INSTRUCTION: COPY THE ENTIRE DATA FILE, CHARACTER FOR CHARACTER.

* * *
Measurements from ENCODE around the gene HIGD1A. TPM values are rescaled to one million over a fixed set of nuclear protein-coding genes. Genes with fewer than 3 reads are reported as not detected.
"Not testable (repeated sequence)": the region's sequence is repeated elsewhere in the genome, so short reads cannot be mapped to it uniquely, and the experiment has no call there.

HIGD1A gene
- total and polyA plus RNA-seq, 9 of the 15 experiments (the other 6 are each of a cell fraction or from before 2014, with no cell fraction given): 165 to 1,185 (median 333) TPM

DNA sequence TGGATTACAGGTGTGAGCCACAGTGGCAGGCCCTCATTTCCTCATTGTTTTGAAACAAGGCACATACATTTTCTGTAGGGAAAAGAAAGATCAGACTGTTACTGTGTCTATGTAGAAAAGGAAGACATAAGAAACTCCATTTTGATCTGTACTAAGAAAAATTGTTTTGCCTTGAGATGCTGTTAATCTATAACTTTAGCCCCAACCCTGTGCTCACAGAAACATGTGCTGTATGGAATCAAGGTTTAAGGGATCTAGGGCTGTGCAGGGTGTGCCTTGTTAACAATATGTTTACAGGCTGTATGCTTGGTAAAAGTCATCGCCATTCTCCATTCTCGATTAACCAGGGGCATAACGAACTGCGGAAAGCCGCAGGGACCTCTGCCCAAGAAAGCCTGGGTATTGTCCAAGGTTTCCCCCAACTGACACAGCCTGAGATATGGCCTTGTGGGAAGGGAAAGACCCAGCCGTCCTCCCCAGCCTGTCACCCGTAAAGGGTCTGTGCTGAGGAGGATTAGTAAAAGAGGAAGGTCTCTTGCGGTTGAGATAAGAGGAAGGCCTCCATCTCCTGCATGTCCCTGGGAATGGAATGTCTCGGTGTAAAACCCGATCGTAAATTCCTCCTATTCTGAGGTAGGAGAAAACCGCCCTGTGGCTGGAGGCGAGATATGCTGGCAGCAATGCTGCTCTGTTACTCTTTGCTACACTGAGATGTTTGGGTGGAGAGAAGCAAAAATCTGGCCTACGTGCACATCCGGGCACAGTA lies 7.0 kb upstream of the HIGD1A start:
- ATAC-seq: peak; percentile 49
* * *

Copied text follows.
Measurements from ENCODE around the gene HIGD1A. TPM values are rescaled to one million over a fixed set of nuclear protein-coding genes. Genes with fewer than 3 reads are reported as not detected.
"Not testable (repeated sequence)": the region's sequence is repeated elsewhere in the genome, so short reads cannot be mapped to it uniquely, and the experiment has no call there.

HIGD1A gene
- total and polyA plus RNA-seq, 9 of the 15 experiments (the other 6 are each of a cell fraction or from before 2014, with no cell fraction given): 165 to 1,185 (median 333) TPM

DNA sequence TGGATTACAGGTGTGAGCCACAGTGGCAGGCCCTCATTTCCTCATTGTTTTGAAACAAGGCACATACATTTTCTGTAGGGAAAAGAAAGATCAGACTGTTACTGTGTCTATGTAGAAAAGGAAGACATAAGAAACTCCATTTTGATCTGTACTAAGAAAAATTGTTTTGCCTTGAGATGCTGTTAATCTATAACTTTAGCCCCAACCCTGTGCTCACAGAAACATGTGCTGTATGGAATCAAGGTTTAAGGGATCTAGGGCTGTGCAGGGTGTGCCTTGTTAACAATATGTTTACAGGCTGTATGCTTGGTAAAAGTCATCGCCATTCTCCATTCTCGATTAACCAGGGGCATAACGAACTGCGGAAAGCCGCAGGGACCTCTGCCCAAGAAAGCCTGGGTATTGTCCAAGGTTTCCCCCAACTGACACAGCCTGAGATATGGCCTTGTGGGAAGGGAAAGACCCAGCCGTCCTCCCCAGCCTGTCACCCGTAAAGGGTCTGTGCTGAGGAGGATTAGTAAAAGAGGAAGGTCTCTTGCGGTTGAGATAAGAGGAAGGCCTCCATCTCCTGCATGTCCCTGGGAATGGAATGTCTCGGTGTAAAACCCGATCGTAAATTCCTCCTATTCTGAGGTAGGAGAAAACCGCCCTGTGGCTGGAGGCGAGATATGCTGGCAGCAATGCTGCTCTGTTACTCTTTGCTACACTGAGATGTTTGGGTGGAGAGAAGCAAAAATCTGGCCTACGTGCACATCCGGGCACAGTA lies 7.0 kb upstream of the HIGD1A start:
- ATAC-seq: peak; percentile 49